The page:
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Reds' Hanson Beats Smoltz, 3-0

May 20, 1994|From Associated Press

CINCINNATI — Erik Hanson is finally coming out of his slump. John Smoltz's misery just keeps getting worse.

Hanson pitched eight shutout innings Thursday and the Cincinnati Reds scored twice off an injured Smoltz for a 3-0 victory over the Atlanta Braves.

Hanson (3-3) allowed five hits, struck out seven and walked one to get his first victory since May 3. Only two runners reached scoring position against him. Chuck McElroy pitched a perfect ninth for his second save.

It was by far Hanson's best performance in his first season with the Reds, who thought they were getting a dependable starter when they got him in a trade with Seattle last November.

Injuries and illness set him back in spring training. He said his fastball finally was back to normal on Thursday.

"I'm feeling a little better every time out," he said. "At the start of the season, I wasn't ready. I didn't want to admit it. Every outing I've gone out and felt a little better, a little more confident."

Smoltz (2-6) couldn't feel much worse after his fifth straight loss, matching the longest slump of his career. He had a swollen leg to go with all the frustration.

Smoltz severely bruised his lower left leg while tagging Tony Fernandez out at the plate in the first inning, and needed several minutes to recover. He got ice between innings, but stayed in the game and pitched well enough to win. He allowed just three hits in seven innings, none after the third inning.

The right-hander walked three and struck out six before leaving for a pinch-hitter in the eighth.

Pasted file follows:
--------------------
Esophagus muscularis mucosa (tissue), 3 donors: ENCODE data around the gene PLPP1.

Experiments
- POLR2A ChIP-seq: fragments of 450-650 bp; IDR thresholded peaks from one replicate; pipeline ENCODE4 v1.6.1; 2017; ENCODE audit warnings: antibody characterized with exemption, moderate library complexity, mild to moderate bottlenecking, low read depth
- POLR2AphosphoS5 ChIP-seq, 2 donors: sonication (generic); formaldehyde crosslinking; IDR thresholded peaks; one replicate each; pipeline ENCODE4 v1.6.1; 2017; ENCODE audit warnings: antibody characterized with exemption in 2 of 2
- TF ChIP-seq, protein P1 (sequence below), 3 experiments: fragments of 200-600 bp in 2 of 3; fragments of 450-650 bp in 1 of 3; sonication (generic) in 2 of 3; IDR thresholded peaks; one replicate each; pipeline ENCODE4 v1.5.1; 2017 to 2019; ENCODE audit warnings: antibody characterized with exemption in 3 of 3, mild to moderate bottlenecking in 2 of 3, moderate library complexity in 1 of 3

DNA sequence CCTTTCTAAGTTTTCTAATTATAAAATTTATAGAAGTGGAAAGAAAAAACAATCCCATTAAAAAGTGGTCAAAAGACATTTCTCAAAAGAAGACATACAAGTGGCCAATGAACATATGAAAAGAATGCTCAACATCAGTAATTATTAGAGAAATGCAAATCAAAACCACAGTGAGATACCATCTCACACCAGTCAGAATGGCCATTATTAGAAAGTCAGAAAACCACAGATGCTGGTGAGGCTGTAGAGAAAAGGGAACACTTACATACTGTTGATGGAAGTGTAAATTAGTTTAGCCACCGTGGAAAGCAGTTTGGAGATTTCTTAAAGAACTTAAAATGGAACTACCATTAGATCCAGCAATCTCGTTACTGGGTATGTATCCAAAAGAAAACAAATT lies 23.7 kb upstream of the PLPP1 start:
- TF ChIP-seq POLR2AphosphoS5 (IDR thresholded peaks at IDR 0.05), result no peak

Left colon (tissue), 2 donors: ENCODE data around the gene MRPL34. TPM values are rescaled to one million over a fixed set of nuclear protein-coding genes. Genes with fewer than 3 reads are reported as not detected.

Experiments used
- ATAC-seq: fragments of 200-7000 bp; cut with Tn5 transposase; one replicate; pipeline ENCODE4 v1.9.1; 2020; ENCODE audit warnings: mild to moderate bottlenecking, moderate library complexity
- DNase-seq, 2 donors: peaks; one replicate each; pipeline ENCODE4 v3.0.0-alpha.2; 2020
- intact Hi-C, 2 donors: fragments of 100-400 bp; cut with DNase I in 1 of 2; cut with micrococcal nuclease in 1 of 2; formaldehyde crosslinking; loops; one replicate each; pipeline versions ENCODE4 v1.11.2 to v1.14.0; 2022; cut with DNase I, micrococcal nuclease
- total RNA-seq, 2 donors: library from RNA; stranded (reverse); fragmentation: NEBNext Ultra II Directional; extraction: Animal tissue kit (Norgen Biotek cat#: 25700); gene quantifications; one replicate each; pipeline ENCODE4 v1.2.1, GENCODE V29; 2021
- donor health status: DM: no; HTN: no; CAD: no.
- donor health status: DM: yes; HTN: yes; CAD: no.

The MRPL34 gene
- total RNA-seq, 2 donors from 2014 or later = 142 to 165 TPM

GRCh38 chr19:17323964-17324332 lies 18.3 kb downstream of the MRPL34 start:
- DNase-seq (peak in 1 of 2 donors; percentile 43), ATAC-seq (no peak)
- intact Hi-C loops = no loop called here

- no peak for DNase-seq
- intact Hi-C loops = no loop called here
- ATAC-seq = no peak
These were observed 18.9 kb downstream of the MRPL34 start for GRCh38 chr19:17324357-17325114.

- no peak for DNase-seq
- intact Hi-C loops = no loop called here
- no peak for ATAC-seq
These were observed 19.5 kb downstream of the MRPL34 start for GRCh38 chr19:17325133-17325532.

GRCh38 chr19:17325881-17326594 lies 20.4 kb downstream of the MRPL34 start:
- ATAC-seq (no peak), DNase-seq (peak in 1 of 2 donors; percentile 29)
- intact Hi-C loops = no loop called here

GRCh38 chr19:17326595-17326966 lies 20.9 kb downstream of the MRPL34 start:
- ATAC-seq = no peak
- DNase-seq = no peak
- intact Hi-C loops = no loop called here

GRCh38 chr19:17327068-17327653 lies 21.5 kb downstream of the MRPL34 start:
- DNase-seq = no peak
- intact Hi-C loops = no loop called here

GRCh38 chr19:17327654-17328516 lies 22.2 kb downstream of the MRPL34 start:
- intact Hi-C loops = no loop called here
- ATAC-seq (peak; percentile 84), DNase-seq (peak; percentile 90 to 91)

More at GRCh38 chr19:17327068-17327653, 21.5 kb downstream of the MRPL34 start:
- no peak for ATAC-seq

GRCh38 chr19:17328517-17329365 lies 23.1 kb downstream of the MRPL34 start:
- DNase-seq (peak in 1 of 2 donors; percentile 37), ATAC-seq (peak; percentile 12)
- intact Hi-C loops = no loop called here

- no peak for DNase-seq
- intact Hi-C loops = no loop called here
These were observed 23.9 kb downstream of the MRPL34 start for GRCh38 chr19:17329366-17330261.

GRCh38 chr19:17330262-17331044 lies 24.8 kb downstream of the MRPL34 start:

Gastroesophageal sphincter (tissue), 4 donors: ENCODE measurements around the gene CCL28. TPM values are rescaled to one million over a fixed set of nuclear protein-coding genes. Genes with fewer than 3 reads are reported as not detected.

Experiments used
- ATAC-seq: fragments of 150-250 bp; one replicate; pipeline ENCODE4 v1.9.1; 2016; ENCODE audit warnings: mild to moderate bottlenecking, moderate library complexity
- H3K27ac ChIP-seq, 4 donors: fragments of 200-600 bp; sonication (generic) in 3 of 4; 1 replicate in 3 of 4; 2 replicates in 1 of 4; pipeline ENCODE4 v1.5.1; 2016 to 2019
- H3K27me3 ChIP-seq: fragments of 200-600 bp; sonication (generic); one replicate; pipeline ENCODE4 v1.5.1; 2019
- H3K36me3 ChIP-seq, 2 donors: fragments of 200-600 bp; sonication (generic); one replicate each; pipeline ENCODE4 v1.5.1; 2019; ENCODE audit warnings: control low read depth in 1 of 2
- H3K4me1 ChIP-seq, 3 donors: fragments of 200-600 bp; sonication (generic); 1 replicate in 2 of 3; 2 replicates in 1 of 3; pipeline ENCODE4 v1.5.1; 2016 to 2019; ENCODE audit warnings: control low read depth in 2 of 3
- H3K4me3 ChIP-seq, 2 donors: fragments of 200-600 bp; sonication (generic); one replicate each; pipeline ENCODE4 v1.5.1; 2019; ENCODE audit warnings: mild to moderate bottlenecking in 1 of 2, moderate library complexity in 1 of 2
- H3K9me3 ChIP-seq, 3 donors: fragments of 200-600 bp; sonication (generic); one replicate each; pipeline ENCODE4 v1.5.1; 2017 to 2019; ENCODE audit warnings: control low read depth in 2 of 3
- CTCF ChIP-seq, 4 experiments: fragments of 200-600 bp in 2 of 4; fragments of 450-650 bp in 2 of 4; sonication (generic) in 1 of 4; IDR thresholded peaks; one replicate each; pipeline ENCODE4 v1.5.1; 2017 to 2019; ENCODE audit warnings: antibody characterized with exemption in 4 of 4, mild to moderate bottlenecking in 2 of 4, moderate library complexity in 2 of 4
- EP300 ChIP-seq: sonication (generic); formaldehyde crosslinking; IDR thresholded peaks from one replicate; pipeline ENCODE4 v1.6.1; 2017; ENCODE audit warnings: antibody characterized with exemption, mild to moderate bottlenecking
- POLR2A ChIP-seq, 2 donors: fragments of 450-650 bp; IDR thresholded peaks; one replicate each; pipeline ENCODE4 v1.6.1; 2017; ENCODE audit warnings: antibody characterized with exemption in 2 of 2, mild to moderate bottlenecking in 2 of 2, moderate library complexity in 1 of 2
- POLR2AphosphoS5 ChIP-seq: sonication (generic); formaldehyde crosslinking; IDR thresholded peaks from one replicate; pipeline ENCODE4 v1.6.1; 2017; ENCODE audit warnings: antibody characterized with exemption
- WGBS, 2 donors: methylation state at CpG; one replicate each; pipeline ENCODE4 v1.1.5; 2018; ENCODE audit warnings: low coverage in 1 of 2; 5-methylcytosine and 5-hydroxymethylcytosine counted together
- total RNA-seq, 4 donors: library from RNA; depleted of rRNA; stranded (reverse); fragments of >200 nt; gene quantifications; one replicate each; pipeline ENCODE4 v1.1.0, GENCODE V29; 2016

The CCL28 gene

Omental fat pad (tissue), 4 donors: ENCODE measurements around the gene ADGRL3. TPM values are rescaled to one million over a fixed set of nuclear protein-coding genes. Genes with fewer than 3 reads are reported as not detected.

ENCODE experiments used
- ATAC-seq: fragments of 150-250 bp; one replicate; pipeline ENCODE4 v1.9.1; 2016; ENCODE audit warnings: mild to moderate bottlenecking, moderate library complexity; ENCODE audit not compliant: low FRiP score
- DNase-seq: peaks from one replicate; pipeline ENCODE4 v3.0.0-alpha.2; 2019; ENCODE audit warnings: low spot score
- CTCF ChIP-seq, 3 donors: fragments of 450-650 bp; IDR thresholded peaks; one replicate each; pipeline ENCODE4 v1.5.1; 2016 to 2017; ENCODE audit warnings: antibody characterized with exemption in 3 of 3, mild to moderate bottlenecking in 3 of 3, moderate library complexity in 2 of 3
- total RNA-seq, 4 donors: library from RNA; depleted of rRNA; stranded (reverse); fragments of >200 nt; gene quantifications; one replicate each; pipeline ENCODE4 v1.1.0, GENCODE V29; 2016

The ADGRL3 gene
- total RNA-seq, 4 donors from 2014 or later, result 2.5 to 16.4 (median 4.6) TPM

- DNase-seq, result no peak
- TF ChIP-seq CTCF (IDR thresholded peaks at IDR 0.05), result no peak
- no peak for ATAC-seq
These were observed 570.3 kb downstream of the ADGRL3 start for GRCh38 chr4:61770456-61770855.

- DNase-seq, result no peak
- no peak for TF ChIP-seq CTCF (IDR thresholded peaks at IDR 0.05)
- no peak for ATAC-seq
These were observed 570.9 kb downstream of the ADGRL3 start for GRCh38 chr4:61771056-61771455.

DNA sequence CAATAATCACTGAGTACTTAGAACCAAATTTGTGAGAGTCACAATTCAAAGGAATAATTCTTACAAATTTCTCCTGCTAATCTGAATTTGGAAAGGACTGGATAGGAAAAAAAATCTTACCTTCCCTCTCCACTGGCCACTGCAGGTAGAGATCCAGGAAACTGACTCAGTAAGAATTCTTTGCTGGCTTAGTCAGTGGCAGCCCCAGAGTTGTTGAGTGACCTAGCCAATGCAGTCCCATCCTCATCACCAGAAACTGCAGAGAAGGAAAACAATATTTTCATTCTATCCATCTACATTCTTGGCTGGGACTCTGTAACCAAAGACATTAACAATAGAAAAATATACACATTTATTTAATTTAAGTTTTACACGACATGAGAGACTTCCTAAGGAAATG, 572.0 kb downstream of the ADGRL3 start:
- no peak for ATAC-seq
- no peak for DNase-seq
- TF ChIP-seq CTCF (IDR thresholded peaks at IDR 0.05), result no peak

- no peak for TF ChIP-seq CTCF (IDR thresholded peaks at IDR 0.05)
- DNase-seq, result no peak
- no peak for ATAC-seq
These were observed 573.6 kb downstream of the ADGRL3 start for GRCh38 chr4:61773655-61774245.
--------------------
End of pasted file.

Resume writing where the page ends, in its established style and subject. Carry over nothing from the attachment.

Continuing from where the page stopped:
The Braves have scored just nine runs during his five losses, including four in the last three.

"I guess I'm tired of giving the other pitcher credit," he said. "I love to work with something (a lead). Unfortunately, I haven't had that."

Same thing Thursday: He gives up one earned run and loses.

"He was outstanding," manager Bobby Cox said. "You can't pitch any better than that. He had a bruised leg, too."

That was little consolation.

"I'm 2-6 and I've heard 'great game" seven times," Smoltz said. "Personally, I'm satisfied with the way I'm throwing the ball. I'm frustrated that we haven't been able to win my games."

His only bad pitch Thursday was his first. Barry Larkin hit it for his third homer.

Fernandez followed with a single, took second on left fielder Ryan Klesko's wild relay throw and went to third on Hal Morris' groundout.

Fernandez tried to score when one of Smoltz's pitches bounced about 10 feet away from Charlie O'Brien, but the catcher recovered quickly and threw to Smoltz covering the plate. Fernandez slid in with his left foot high and rammed Smoltz's lower leg as he was tagged out.

Smoltz limped away from the plate, grimaced and threw the ball to the ground. He was treated for several minutes and stayed in the game, but got the leg iced.

"I'll have a tough time walking tomorrow," Smoltz said. "When it first happened I didn't know if I was going to be able to pitch. There was a tremendous throb."

The Reds added a run in the third when Larkin singled, took second as Klesko bobbled the ball for another error, then moved to third on O'Brien's passed ball. Morris then hit a sacrifice fly.

Fernandez singled home a run off Mike Stanton in the eighth.

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